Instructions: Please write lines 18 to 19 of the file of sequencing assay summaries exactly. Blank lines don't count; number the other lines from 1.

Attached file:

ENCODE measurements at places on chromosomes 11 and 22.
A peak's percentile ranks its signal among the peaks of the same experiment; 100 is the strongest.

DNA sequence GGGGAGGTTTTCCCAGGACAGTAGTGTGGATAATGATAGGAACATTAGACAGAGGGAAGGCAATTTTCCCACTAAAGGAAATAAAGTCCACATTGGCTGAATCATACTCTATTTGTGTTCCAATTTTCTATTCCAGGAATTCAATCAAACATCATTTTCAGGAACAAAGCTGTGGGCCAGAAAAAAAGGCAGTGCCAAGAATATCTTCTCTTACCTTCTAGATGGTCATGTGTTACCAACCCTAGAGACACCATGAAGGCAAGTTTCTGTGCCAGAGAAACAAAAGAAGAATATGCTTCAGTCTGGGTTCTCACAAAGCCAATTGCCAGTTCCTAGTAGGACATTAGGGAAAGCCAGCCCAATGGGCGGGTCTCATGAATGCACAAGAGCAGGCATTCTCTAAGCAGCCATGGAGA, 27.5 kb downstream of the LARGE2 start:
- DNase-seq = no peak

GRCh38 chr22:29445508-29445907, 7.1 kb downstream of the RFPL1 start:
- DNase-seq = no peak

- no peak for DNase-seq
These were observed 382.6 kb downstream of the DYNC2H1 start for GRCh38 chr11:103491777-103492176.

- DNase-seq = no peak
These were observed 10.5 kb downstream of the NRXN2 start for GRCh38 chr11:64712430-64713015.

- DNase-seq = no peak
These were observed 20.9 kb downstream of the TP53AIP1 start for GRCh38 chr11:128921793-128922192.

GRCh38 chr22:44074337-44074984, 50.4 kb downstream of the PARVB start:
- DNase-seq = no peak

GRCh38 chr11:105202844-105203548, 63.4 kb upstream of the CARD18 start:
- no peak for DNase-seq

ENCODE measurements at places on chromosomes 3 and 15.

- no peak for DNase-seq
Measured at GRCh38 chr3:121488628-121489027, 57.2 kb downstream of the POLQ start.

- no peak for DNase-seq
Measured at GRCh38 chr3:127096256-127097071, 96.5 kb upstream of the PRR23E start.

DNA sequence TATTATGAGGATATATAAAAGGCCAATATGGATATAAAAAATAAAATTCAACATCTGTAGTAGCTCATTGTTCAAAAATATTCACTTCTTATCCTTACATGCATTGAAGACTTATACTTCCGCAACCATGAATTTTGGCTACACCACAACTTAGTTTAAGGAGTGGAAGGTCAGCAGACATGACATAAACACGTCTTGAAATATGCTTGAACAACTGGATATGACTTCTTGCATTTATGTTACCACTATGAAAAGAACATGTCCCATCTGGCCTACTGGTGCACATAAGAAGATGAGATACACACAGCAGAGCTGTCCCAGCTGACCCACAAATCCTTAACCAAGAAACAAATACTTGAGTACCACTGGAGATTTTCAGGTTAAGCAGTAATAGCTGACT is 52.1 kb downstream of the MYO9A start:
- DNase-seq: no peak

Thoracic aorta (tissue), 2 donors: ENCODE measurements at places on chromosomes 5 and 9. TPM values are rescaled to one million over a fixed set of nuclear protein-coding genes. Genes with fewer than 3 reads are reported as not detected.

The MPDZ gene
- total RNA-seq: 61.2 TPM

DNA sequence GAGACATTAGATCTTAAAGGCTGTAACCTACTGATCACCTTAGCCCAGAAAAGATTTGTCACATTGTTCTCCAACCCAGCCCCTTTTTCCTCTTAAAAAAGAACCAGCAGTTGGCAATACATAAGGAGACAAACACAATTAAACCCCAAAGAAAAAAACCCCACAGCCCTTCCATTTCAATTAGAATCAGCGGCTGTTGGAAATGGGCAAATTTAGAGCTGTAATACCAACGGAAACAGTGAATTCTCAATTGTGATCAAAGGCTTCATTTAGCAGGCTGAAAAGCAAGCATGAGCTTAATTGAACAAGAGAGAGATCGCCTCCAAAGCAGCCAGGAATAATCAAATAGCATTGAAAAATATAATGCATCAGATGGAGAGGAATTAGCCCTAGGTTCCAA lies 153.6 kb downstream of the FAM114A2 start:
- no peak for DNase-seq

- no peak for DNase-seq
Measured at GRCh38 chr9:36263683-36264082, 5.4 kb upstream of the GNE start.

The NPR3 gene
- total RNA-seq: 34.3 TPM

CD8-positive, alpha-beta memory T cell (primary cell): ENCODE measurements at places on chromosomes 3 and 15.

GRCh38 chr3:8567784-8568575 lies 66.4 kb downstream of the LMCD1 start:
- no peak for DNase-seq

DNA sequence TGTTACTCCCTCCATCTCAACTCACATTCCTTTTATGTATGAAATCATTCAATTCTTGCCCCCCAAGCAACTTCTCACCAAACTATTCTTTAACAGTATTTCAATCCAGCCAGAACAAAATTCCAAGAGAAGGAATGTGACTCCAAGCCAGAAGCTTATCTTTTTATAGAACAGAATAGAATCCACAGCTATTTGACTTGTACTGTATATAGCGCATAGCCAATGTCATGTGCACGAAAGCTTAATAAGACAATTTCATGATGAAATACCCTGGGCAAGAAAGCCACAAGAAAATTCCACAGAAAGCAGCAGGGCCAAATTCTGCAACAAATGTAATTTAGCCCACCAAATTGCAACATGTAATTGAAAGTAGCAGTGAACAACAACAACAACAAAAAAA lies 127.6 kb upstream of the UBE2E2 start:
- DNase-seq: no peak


- no peak for DNase-seq
Measured at GRCh38 chr3:121488628-121489027, 57.2 kb downstream of the POLQ start.